But I do have some concerns as the boys seem to be falling prey more frequently of late to the kinds of mistakes that cost them wins earier in the year. Two weeks ago, I penned these words to paper after their overtime win in Colorado: “While the Thrashers didn’t play their best hockey last nite, they did something even more impressive: win on the road against a very good team when the mountain seemed way too steep to climb. Such a win is just the kind of validation a fan and blogger like me was hoping for as I try to convince myself, and the reader, that the Thrashers are for real….keep in mind that stats only illustrate the underlying paradigm shift that has occurred in Atlanta. Now that it has started to take hold, the stats seem even more impressive than the actual turn-around that has occurred on the ice and in the players’ collective confidence.”
While I stand by my words that an overall paradigm shift in attitude and approach has occurred — breeding both a renewed esprit de corps and aura of confidence — in the locker-room and on the ice, I would hate to see all of the progress made squandered over the next 10 games. The condensed schedule in which Atlanta plays 13 times in 22 days presents the sternest, most grueling test yet for this young team. If they can get back to playing a game where they compete full bore for 60 minutes, while paying close attention to the finer points of the game to minimize mistakes, then this team should find itself firmly entrenched within a playoff spot in the standings by January 1st. From there, anything is possible. Then I will dare to dream, but for now, I will stick to my quiet, reserved sense of hope. Cold December was harshly unkind to this team last season. Until we survive this storm of games winning at least half of them, then I don’t plan on making any more pleas to rustle up fans for the bandwagon. I’ll let the team do it with their play on the ice.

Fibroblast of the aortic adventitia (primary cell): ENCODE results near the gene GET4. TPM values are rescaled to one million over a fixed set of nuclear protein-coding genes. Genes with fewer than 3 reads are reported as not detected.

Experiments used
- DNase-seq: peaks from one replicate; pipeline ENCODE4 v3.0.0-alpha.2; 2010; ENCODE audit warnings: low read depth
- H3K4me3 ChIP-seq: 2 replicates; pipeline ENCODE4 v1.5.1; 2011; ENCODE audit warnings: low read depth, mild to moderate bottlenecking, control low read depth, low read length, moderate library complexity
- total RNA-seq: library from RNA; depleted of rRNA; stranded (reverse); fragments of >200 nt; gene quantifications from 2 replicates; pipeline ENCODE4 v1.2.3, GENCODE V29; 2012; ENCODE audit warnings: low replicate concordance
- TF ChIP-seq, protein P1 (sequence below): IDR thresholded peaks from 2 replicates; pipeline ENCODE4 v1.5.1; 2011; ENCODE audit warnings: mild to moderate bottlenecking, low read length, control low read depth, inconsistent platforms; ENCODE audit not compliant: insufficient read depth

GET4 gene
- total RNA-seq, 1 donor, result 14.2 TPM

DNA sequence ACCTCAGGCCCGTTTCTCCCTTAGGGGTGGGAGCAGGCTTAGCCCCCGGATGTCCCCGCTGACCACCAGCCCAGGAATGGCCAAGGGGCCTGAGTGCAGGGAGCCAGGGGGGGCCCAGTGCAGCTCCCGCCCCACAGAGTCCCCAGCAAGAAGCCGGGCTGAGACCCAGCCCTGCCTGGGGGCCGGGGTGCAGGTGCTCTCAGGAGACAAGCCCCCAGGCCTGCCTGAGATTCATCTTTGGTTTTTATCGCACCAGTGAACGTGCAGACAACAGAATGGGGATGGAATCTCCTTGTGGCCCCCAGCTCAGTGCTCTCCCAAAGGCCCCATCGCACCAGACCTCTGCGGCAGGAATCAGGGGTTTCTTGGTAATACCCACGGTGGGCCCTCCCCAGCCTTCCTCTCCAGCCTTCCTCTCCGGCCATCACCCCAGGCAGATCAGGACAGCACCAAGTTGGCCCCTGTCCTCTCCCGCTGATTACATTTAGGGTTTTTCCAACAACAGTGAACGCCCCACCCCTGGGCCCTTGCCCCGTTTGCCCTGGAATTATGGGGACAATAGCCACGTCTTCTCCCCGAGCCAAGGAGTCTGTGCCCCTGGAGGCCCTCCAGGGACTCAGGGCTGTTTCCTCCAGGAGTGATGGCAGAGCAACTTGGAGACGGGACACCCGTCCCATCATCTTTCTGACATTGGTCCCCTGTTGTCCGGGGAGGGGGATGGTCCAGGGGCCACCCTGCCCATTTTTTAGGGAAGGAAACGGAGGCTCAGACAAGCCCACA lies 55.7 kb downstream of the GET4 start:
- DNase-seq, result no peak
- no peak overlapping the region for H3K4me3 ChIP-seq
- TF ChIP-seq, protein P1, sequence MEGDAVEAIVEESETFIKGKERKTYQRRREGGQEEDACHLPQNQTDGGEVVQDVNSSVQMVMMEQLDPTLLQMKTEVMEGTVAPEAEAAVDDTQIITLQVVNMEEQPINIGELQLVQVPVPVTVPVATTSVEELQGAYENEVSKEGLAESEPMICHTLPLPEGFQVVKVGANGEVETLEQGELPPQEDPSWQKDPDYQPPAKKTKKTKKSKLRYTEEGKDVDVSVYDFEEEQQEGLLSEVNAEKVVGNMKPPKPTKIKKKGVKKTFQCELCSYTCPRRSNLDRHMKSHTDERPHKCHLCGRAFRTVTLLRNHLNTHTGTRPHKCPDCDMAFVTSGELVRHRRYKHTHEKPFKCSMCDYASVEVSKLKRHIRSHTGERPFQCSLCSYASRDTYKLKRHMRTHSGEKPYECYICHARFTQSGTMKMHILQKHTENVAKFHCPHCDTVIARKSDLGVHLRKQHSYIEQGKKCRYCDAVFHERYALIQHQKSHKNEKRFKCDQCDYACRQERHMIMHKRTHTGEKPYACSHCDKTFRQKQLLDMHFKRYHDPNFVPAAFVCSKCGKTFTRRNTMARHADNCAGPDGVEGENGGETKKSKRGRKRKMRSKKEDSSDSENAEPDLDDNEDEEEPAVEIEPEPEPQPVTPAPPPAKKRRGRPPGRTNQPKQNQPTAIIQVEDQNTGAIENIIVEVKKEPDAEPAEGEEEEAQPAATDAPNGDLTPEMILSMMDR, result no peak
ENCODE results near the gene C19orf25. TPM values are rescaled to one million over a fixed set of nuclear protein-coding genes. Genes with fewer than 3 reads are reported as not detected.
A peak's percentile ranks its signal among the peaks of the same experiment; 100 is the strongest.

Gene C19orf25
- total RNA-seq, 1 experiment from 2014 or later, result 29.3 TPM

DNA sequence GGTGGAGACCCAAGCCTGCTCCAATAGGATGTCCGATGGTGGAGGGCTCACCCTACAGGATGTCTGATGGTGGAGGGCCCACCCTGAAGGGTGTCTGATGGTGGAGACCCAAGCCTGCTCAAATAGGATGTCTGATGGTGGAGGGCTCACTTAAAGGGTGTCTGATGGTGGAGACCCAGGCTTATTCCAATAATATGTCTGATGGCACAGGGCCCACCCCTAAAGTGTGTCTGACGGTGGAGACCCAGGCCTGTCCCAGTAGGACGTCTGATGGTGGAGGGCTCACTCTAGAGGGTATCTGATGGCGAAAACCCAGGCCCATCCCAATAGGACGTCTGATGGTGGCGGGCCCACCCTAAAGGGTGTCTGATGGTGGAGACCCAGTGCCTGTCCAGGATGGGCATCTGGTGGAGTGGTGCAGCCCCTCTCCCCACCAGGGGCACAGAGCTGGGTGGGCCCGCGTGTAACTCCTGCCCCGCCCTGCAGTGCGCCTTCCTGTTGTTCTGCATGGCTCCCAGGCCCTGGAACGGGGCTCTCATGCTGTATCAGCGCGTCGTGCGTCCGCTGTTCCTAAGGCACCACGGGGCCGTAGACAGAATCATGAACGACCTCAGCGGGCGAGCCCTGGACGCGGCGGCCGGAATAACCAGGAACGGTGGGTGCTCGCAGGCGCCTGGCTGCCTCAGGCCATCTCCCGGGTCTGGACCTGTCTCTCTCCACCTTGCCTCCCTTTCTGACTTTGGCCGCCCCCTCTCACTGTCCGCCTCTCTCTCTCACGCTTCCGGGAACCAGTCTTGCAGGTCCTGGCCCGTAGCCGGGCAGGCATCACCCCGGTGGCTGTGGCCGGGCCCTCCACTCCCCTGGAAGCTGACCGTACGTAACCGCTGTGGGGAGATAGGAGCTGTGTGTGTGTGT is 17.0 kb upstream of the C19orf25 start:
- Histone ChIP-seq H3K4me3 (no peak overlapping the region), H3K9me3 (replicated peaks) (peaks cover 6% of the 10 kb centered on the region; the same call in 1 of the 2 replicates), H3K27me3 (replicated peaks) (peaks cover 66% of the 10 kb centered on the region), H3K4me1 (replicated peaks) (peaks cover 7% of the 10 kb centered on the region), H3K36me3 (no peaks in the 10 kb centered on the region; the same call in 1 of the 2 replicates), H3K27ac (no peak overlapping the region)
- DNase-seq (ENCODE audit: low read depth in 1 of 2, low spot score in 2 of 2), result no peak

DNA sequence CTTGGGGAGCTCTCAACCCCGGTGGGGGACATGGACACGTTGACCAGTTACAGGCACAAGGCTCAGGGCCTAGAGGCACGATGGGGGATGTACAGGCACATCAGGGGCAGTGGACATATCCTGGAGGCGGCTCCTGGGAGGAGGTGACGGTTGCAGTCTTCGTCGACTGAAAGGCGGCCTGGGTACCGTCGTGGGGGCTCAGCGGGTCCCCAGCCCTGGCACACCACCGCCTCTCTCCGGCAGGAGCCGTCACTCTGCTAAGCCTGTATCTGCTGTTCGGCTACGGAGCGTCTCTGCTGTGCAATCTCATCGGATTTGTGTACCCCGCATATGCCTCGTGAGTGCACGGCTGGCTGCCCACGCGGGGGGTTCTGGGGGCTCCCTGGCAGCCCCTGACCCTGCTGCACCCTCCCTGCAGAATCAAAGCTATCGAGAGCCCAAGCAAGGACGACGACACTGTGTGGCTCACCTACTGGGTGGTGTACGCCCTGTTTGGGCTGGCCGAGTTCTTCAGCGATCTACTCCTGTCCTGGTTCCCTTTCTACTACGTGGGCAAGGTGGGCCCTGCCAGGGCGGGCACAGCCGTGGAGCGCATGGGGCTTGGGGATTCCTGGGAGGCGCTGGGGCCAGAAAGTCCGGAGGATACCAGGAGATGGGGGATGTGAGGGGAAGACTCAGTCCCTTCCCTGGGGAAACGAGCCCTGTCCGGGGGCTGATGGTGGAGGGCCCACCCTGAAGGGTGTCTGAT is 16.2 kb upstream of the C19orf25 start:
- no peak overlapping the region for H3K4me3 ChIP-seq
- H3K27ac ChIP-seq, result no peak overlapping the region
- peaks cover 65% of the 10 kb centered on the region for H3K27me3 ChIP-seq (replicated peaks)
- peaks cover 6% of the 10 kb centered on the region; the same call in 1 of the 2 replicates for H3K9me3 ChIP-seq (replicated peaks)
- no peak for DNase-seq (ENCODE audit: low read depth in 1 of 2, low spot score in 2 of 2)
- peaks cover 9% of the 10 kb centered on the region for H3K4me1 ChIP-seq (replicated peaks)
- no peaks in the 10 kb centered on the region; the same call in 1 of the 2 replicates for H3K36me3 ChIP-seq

About the Author: Accountant / Analyst who has a nagging writing addiction when it comes to hockey. I've been a hockey fan since I was a wee tyke and now my allegiance to the Atlanta Thrashers has me "mentally thrashed". My other long-time passion is the game of golf so I'm a glutton for punishment! As a mid to late 30-something, I'm blessed to have a girlfriend who aids and abets my hockey / blogging obsession. Hockey heroes include: Gilbert Perreault, Adam Oates (Go RPI!), Pat LaFontaine and Marty Reasoner. Follow me on the twitter machine @j_barty_party